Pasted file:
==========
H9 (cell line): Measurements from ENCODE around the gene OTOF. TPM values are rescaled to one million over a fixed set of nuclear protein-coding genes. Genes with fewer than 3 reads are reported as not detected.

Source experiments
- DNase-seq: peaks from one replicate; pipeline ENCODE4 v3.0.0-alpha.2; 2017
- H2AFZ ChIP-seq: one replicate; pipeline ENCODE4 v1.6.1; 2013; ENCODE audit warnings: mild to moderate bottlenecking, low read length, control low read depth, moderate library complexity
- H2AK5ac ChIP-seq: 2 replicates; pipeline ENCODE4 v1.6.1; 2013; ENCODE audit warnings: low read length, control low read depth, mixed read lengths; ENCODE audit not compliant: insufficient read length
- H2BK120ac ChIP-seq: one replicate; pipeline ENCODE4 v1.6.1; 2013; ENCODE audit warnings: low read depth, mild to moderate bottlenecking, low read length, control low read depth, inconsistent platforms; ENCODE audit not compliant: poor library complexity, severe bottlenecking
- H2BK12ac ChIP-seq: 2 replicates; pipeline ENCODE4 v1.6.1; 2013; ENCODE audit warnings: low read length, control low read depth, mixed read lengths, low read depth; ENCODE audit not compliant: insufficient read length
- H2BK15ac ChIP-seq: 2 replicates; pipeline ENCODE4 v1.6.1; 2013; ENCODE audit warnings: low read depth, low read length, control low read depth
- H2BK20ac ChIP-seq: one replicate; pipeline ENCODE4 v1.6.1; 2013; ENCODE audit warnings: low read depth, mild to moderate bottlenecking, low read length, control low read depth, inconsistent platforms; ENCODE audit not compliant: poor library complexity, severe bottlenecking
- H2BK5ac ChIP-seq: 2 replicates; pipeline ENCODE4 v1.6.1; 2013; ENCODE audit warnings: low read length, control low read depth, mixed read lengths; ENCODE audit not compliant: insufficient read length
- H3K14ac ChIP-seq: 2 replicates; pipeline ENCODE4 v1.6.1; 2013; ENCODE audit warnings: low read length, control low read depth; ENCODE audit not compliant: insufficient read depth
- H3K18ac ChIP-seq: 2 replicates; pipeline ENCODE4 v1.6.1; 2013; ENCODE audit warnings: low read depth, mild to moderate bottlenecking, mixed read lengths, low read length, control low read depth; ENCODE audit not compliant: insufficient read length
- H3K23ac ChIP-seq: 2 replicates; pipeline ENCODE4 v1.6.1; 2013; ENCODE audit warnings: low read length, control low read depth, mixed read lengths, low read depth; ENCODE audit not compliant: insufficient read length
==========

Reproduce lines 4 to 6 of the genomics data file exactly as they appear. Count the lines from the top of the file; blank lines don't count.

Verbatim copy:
- H2AFZ ChIP-seq: one replicate; pipeline ENCODE4 v1.6.1; 2013; ENCODE audit warnings: mild to moderate bottlenecking, low read length, control low read depth, moderate library complexity
- H2AK5ac ChIP-seq: 2 replicates; pipeline ENCODE4 v1.6.1; 2013; ENCODE audit warnings: low read length, control low read depth, mixed read lengths; ENCODE audit not compliant: insufficient read length
- H2BK120ac ChIP-seq: one replicate; pipeline ENCODE4 v1.6.1; 2013; ENCODE audit warnings: low read depth, mild to moderate bottlenecking, low read length, control low read depth, inconsistent platforms; ENCODE audit not compliant: poor library complexity, severe bottlenecking